On any given day, film crews of all sizes can be seen around the state as productions big and small call New Mexico home.
In July, a small crew from Central New Mexico Community College spent four days filming a commercial called “A Hero’s Journey.”
Pre-production took months to find the perfect locations.
On one day of filming, the crew spent more than half a day at the Rio Grande Heritage Farm at the Albuquerque BioPark Botanic Garden, which would fill in for a handful of scenes in the commercial.
“A Hero’s Journey” was written by Marya Errin Jones and tells the story of Cherie Montoya’s family. Montoya is owner of Farm & Table in the North Valley.
Her great-grandmother went from caretaker to landowner with hard work, buying seven acres of land and building a life for her family.
Montoya appears in the commercial and is also a CNM graduate.
Because the story was local, the crew at CNM wanted to keep all of the production local, as well.
According to Pat Vasquez-Cunningham, director of photography, the goal was to keep the budget as low as possible and the project was completed for less than $5,000.
“We want to be as responsible with taxpayer funds as possible,” Vasquez-Cunningham said. “If we had used an outside production company to create the commercial, it would have been quite a bit more expensive.”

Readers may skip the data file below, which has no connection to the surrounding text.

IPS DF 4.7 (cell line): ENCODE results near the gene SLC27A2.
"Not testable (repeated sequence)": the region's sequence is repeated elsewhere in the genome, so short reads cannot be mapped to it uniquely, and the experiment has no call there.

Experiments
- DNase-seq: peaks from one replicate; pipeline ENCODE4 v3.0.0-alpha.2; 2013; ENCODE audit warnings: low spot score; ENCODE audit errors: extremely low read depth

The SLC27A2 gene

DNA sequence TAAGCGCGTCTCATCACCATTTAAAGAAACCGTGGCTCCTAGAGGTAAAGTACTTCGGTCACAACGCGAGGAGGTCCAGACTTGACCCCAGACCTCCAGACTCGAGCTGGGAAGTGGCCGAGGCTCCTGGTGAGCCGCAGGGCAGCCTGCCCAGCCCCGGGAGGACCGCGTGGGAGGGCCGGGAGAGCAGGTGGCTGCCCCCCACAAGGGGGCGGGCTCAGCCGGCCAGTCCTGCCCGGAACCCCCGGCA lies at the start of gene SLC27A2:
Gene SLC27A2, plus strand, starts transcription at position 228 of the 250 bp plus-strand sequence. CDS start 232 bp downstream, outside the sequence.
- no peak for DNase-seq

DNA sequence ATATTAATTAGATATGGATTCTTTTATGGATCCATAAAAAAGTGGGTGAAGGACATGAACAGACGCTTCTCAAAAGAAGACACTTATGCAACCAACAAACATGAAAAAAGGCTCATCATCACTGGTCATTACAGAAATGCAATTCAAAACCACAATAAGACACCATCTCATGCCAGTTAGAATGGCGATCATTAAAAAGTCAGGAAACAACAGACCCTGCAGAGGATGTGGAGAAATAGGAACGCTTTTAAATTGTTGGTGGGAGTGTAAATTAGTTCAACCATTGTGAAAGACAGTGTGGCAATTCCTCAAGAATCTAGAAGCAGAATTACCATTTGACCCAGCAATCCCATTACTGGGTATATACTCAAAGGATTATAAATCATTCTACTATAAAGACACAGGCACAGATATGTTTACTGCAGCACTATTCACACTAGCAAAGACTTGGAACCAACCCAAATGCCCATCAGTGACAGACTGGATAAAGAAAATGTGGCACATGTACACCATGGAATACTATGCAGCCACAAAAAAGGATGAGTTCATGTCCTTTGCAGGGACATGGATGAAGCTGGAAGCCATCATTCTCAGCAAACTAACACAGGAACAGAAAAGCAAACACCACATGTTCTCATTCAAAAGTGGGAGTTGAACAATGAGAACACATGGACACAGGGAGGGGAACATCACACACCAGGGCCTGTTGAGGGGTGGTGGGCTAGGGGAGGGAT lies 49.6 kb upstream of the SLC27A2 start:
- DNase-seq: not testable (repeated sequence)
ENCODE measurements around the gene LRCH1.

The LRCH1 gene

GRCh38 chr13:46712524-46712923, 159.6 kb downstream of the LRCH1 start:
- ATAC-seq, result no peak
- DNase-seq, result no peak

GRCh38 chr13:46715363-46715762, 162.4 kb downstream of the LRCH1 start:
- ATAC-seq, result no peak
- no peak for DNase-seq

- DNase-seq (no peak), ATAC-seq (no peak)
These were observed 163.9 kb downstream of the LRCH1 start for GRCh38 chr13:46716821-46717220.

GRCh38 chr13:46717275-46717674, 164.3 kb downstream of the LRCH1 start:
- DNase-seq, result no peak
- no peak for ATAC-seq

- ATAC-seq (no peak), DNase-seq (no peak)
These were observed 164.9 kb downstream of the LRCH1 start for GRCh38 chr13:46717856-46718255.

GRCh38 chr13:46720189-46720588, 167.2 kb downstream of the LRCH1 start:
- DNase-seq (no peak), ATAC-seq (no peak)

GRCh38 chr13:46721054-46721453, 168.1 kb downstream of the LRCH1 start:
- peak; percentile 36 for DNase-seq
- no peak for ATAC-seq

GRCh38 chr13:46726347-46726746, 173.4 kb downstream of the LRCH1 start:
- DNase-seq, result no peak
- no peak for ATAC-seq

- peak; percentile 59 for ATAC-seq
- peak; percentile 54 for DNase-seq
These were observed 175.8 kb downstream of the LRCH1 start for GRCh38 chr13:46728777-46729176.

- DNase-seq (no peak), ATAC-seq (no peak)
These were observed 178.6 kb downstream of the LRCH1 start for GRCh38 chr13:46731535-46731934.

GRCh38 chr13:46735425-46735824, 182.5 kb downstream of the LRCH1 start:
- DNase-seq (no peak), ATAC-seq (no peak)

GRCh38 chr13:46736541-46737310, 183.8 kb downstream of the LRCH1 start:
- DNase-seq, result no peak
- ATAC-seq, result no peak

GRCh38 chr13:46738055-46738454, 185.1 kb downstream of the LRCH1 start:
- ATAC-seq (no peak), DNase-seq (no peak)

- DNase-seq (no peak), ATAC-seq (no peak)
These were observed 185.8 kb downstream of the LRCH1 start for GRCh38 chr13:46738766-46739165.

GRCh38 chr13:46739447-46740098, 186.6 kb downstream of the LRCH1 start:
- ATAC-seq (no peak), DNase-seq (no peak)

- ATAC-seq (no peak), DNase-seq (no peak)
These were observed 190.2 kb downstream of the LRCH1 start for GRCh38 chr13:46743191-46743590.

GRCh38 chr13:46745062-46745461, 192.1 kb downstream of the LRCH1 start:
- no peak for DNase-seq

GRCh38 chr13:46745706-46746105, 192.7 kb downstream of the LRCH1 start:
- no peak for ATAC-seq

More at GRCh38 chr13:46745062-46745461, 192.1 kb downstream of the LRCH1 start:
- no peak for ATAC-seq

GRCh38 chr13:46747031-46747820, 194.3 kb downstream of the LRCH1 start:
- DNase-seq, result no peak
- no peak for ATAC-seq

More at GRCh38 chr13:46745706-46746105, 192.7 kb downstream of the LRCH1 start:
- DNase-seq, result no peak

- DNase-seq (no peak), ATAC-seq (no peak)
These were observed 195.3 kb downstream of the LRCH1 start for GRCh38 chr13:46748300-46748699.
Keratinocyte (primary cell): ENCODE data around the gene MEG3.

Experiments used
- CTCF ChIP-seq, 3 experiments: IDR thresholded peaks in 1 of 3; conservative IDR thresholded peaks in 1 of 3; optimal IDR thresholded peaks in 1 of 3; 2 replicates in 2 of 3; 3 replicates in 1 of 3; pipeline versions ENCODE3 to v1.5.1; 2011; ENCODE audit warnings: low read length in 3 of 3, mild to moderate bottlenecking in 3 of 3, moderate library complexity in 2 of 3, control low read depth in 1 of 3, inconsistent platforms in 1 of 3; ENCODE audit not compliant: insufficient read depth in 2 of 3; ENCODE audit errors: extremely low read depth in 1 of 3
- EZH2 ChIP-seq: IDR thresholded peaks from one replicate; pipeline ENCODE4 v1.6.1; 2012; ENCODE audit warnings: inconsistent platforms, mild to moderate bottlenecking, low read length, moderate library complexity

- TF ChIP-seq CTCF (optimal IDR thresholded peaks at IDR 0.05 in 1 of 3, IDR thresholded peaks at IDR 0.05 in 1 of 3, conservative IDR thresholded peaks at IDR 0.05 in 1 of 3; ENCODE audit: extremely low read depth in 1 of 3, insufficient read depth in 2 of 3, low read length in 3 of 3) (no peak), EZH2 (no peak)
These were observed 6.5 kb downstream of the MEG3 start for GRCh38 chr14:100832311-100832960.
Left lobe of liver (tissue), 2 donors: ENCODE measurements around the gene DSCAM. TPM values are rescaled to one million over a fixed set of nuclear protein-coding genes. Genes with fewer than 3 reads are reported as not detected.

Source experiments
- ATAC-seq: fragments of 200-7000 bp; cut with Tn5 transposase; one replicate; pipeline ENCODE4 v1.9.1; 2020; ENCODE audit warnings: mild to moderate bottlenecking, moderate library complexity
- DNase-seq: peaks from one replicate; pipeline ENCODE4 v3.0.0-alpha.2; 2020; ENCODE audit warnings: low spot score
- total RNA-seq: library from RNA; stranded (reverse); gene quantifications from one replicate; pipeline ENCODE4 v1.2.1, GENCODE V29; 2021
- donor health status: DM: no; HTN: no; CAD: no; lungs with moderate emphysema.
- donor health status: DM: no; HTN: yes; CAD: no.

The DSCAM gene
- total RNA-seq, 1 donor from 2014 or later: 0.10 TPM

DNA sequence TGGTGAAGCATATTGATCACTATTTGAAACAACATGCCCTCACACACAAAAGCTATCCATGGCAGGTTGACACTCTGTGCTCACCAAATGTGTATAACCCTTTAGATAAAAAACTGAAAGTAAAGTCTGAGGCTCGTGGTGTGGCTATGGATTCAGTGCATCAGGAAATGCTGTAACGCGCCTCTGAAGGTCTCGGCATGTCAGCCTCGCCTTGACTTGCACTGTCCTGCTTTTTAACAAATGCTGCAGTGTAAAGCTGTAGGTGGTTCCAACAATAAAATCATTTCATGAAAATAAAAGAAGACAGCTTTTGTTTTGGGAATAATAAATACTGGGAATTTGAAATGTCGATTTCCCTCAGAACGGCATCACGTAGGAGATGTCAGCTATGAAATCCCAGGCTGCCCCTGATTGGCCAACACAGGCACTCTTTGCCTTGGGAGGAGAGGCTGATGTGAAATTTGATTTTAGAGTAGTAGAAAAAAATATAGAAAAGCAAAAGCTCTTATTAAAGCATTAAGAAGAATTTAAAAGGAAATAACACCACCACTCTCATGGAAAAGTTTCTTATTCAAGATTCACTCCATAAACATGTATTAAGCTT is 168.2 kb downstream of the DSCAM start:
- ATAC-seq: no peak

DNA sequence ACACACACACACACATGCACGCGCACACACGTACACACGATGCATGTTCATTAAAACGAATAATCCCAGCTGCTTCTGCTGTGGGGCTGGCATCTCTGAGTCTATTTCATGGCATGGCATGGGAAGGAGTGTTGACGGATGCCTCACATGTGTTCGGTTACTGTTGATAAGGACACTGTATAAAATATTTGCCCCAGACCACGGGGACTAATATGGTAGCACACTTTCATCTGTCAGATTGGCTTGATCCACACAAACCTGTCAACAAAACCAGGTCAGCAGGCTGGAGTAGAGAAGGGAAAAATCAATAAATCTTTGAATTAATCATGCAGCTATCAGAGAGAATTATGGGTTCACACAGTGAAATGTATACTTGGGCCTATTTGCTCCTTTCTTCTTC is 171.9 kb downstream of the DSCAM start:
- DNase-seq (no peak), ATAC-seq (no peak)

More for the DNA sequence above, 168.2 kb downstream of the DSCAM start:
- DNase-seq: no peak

The other goal was to use as many CNM resources as possible in the production team.
Jones wrote the script from Montoya’s story and Mikalah Gordon was cast as the main character.
“She was a nursing student and doing work study for the marketing department,” he said. “She agreed to help us out with the project.”
Vasquez-Cunningham also reached out to Off Broadway in Nob Hill for costumes.
The Prop House donated the use of props for the commercial.
Albuquerque-based musician Travis Hill, a former CNM student, lent his music to the project.
“He wanted to pay it forward and didn’t charge for it,” Vasquez-Cunningham said.
The goal for the commercial was to show the true story of Montoya’s family.
“The struggles and perseverance,” he said. “I wanted to be true to the family and respect their history. When the family saw it during a special viewing, it brought tears of joy.”
The first draft of the script was done in May and it called for it to be near the river.
“I spent a lot of time going up and down the river looking for possible spots,” he explained. “I went from Belen all the way up to Rio Rancho. For the farm scenes, we looked at other locations in the South Valley.”
It was the Rio Grande Heritage Farm that had everything Vasquez-Cunningham needed.
“It had the underdeveloped pasture where we decided to do a low-angle camera,” he said.
To stay true to the story, filming also took place at Casa San Ysidro in Corrales.
“It was important to create the look and feel of the late 1800s,” he said. “It had all the elements of New Mexico.”
Other locations include Farm & Table and CNM.
Vasquez-Cunningham said because we live in New Mexico, we get into our routines and forget what a beautiful place it is.
“The goal was to inspire people in our community about the power of knowledge and education,” he said. “Having a vision or dreams for what’s in the future and pursuing those dreams is incredibly valuable. I believe education and hard work are the key to a better future for everyone.”